Schuler was condemned for abdicating what is presumed to be a woman’s primary responsibility: to protect her children. She was a good mom—everyone says so—and yet good moms don’t get so wasted behind the wheel of a car as to put their children in danger.

As Garbus deftly shows, Diane Schuler’s problem was alcohol and drugs, and it was a problem she had been able to successfully hide both at home and at work. 

It’s hard to raise children, and a long car trip with five children under eight may have seemed intolerable without a drink or two. In fact, police found an empty bottle of Absolut vodka in the crushed metal of Schuler’s minivan. For many women, especially women with young children and necessary jobs, alcohol or marijuana are what make it all seem possible.

Schuler came from a drinking culture—her husband had a previous DUI—and she knew what magic booze and pot can work. A drink can calm frayed nerves and confer patience enough to deal with the clamoring demands of young children. A joint can clear a headache or blunt the kind of dental pain Schuler suffered from.

For a long time, drinking can work very well. For Diane Schuler, however, the solution had become the problem. She’s an extreme example of what happens to many female alcoholics, women who feel under intense pressure to be Supermoms, to excel at careers and to look good at the same time.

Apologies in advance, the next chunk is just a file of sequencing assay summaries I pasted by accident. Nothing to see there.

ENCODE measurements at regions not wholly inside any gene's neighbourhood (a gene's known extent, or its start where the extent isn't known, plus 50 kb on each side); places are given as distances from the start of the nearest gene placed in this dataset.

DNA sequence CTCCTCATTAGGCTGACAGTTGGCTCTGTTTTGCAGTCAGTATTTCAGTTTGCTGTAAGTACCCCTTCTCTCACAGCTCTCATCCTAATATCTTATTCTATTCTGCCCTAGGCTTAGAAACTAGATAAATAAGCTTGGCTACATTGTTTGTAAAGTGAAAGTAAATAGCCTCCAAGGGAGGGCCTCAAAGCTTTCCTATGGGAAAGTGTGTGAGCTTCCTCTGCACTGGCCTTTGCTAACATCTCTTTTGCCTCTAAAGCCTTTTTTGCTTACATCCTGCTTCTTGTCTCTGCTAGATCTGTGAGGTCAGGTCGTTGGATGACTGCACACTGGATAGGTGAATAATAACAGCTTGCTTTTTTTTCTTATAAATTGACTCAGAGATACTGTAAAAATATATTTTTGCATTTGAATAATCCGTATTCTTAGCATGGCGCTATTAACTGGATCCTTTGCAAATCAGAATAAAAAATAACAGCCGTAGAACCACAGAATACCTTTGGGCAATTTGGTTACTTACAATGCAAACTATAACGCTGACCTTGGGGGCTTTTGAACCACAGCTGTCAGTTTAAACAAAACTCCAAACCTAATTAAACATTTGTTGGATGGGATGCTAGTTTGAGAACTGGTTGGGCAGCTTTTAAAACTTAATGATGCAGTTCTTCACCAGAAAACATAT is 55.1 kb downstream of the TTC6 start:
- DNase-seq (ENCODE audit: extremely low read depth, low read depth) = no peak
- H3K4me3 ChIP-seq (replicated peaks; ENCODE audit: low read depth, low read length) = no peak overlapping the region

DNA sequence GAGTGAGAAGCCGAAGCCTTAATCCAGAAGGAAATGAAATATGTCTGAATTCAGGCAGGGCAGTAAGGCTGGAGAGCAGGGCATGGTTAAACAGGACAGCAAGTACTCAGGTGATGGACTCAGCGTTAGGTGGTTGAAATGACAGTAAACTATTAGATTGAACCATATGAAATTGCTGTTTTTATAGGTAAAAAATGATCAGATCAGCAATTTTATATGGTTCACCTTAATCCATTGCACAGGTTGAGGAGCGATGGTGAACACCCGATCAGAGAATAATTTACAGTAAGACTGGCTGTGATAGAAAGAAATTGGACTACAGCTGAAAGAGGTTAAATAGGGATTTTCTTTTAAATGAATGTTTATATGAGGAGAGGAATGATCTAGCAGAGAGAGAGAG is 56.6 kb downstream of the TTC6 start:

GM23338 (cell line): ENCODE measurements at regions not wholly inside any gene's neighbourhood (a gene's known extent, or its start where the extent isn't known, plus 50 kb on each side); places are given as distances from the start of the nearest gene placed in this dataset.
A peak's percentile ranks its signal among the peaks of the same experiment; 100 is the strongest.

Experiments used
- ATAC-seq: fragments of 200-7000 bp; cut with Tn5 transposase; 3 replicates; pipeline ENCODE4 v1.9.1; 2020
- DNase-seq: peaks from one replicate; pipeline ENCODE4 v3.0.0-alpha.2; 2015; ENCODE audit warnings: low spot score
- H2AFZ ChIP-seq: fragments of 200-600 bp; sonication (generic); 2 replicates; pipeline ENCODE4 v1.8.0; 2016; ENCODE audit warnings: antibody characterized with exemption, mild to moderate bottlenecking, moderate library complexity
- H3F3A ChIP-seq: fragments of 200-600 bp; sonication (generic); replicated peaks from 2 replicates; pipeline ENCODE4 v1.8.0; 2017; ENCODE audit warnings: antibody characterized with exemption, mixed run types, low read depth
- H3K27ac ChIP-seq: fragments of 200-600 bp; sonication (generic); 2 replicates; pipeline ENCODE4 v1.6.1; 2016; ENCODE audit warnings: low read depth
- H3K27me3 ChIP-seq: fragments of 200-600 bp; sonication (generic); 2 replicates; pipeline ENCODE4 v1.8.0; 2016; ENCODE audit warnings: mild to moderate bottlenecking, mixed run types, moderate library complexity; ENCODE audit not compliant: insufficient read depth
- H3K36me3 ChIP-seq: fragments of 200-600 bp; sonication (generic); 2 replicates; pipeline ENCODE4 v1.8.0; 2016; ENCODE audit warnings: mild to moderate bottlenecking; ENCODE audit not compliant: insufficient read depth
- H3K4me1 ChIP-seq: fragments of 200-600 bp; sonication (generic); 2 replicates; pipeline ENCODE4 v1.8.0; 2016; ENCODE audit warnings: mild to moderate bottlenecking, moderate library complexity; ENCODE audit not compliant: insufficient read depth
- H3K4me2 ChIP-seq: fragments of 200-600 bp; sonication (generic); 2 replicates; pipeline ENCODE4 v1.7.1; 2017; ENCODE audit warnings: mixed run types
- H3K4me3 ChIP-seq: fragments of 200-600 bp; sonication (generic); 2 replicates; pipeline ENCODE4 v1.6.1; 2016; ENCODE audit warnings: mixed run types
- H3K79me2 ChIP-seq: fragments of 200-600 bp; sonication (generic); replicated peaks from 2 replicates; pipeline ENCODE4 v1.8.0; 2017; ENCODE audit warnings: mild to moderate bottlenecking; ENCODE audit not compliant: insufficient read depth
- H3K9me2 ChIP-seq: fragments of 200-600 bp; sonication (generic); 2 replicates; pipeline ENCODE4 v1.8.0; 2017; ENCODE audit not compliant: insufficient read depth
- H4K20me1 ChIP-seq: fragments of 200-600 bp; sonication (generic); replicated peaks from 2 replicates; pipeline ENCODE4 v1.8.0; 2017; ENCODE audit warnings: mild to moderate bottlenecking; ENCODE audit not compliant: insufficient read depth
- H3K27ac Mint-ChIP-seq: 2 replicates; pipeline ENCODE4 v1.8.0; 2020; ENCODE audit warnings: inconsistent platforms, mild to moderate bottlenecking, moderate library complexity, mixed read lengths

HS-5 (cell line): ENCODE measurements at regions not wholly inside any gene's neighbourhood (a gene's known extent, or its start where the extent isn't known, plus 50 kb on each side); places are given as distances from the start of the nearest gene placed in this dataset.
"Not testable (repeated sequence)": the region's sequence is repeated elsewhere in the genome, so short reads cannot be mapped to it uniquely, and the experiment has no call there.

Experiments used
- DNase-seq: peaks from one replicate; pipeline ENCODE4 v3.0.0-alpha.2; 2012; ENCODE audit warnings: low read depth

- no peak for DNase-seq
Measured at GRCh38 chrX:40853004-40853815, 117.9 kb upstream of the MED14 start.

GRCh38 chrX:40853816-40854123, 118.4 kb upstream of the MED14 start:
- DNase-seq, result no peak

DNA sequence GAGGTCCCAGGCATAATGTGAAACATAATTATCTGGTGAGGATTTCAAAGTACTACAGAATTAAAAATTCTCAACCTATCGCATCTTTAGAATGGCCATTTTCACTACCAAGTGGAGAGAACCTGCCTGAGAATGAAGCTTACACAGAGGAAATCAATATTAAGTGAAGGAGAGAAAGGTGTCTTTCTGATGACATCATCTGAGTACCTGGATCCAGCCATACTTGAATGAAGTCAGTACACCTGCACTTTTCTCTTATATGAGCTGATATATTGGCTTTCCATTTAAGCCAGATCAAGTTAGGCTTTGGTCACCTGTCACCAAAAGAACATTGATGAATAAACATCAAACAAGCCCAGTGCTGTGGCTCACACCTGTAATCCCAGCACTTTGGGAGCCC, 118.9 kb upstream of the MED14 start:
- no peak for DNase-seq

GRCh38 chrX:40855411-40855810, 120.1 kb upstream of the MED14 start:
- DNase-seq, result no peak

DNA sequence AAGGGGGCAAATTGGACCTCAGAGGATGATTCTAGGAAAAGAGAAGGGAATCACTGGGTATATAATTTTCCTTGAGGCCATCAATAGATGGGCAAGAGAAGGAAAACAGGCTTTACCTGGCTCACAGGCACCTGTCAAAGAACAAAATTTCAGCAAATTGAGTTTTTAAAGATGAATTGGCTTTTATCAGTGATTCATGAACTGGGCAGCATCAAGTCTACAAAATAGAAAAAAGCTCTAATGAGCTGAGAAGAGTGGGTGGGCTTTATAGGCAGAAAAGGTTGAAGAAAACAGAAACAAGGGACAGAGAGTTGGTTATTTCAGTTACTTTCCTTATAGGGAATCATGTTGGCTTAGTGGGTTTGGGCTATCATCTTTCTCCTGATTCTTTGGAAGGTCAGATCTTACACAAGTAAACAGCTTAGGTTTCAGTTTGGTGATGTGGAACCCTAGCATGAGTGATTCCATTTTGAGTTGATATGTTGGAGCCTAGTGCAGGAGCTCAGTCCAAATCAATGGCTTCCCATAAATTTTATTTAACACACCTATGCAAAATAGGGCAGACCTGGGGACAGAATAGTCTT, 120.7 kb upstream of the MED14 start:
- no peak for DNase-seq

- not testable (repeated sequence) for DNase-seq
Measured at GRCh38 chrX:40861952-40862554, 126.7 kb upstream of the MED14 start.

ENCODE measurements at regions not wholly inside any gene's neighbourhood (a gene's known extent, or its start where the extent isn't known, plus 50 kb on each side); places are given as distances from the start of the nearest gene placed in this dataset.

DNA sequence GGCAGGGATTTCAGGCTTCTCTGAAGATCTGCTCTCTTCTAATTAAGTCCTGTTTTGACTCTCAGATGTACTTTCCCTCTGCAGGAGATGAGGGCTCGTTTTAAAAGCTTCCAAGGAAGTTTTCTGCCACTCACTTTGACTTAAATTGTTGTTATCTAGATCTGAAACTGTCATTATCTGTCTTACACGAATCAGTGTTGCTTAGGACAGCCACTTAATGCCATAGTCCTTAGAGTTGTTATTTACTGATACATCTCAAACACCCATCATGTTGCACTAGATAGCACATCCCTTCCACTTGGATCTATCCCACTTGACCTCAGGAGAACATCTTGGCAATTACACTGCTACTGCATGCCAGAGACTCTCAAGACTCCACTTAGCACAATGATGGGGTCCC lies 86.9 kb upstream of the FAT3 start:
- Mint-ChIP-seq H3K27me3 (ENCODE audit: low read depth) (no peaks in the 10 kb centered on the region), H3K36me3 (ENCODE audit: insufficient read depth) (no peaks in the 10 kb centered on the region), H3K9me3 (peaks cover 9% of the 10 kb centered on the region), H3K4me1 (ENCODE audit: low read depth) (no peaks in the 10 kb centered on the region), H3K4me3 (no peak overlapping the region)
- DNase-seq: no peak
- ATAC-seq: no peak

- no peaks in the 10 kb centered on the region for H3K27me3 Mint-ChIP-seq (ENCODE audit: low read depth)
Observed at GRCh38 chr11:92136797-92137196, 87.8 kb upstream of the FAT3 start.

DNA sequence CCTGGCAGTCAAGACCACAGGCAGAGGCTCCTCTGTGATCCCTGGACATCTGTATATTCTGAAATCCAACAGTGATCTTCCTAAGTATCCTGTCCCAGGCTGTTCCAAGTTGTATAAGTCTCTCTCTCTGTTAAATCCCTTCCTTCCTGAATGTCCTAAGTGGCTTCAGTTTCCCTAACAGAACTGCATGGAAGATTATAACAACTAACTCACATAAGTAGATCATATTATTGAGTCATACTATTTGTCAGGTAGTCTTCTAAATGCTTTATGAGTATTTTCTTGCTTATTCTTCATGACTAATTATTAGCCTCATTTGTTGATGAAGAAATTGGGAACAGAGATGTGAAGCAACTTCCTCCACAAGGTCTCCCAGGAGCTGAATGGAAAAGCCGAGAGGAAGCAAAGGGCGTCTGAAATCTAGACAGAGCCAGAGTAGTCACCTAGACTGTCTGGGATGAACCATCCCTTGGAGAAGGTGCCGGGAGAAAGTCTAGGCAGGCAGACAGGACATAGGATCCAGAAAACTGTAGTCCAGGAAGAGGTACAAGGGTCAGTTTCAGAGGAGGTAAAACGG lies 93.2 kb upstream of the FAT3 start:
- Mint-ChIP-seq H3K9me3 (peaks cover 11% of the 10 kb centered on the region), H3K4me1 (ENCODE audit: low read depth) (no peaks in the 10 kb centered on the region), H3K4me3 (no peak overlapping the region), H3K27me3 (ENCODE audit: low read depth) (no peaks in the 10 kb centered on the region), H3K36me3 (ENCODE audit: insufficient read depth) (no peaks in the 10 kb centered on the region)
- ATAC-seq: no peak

In the aftermath of the Schuler story, there was a great deal of useful reporting about women and alcoholism. For a month or two, a light was shone on this significant problem that we generally prefer to ignore. Over the past decade, a slightly madcap trend in “drinking moms” has emerged. Websites like vodkamom.com (“they whine; I drink wine”) and tweets from #martinimom ("Like a soccer mom. But with vodka") encourage a naughty glass of wine or three to ease the difficulties of raising children. At the time of Schuler’s accident, a Sacramento mom’s Facebook page called “OMG I so need a glass of wine or I'm going to sell my kids” had some 72,000 fans; since then it grown into a members-only website complete with advertising, shopping, recipes, etc.

Women alcoholics are different from men, and they are often harder to spot. For one thing, many people have a hard time believing that a woman—that delicate creature bursting with maternal instincts—can have the same alcohol problems as men. But we do. The National Institute on Alcohol Abuse and Alcoholism estimates that one third of all alcoholics are women, although many experts consider that estimate too low because of the strategies women often use to conceal their addiction.